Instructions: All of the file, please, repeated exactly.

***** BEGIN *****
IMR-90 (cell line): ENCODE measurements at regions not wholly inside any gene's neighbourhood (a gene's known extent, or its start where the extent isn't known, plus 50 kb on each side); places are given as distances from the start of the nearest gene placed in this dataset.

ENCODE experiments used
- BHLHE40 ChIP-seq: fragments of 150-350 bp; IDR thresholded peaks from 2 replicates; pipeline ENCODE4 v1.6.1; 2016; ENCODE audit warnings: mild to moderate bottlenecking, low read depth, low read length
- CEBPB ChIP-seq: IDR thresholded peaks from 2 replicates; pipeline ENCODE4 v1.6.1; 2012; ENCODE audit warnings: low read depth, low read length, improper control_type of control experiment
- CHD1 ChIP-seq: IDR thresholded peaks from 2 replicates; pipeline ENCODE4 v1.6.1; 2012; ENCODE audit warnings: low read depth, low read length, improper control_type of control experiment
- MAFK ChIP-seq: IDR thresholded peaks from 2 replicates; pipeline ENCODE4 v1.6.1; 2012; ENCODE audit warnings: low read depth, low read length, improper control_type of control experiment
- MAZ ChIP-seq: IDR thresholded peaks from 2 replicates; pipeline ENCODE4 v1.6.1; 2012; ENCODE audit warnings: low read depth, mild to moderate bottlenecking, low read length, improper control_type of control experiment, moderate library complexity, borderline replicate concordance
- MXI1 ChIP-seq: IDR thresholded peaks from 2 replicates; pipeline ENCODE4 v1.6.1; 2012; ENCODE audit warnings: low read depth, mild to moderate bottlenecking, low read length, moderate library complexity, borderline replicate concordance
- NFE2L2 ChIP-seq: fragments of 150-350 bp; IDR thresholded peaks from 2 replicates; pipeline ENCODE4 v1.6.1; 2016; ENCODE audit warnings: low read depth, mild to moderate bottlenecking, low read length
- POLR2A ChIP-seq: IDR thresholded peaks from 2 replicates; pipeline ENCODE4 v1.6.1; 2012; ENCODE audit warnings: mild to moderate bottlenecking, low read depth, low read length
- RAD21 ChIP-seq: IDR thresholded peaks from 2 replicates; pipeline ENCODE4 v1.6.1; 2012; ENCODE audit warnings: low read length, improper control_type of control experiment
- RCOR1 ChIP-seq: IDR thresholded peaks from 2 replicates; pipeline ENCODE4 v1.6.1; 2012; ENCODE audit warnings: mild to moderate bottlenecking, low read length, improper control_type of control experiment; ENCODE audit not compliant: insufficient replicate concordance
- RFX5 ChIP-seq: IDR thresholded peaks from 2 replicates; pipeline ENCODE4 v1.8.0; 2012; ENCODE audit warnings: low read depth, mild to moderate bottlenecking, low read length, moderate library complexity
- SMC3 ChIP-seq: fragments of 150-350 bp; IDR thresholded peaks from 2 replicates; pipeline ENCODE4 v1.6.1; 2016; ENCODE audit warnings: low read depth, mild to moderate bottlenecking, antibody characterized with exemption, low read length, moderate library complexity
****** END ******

IMR-90 (cell line): ENCODE measurements at regions not wholly inside any gene's neighbourhood (a gene's known extent, or its start where the extent isn't known, plus 50 kb on each side); places are given as distances from the start of the nearest gene placed in this dataset.

ENCODE experiments used
- BHLHE40 ChIP-seq: fragments of 150-350 bp; IDR thresholded peaks from 2 replicates; pipeline ENCODE4 v1.6.1; 2016; ENCODE audit warnings: mild to moderate bottlenecking, low read depth, low read length
- CEBPB ChIP-seq: IDR thresholded peaks from 2 replicates; pipeline ENCODE4 v1.6.1; 2012; ENCODE audit warnings: low read depth, low read length, improper control_type of control experiment
- CHD1 ChIP-seq: IDR thresholded peaks from 2 replicates; pipeline ENCODE4 v1.6.1; 2012; ENCODE audit warnings: low read depth, low read length, improper control_type of control experiment
- MAFK ChIP-seq: IDR thresholded peaks from 2 replicates; pipeline ENCODE4 v1.6.1; 2012; ENCODE audit warnings: low read depth, low read length, improper control_type of control experiment
- MAZ ChIP-seq: IDR thresholded peaks from 2 replicates; pipeline ENCODE4 v1.6.1; 2012; ENCODE audit warnings: low read depth, mild to moderate bottlenecking, low read length, improper control_type of control experiment, moderate library complexity, borderline replicate concordance
- MXI1 ChIP-seq: IDR thresholded peaks from 2 replicates; pipeline ENCODE4 v1.6.1; 2012; ENCODE audit warnings: low read depth, mild to moderate bottlenecking, low read length, moderate library complexity, borderline replicate concordance
- NFE2L2 ChIP-seq: fragments of 150-350 bp; IDR thresholded peaks from 2 replicates; pipeline ENCODE4 v1.6.1; 2016; ENCODE audit warnings: low read depth, mild to moderate bottlenecking, low read length
- POLR2A ChIP-seq: IDR thresholded peaks from 2 replicates; pipeline ENCODE4 v1.6.1; 2012; ENCODE audit warnings: mild to moderate bottlenecking, low read depth, low read length
- RAD21 ChIP-seq: IDR thresholded peaks from 2 replicates; pipeline ENCODE4 v1.6.1; 2012; ENCODE audit warnings: low read length, improper control_type of control experiment
- RCOR1 ChIP-seq: IDR thresholded peaks from 2 replicates; pipeline ENCODE4 v1.6.1; 2012; ENCODE audit warnings: mild to moderate bottlenecking, low read length, improper control_type of control experiment; ENCODE audit not compliant: insufficient replicate concordance
- RFX5 ChIP-seq: IDR thresholded peaks from 2 replicates; pipeline ENCODE4 v1.8.0; 2012; ENCODE audit warnings: low read depth, mild to moderate bottlenecking, low read length, moderate library complexity
- SMC3 ChIP-seq: fragments of 150-350 bp; IDR thresholded peaks from 2 replicates; pipeline ENCODE4 v1.6.1; 2016; ENCODE audit warnings: low read depth, mild to moderate bottlenecking, antibody characterized with exemption, low read length, moderate library complexity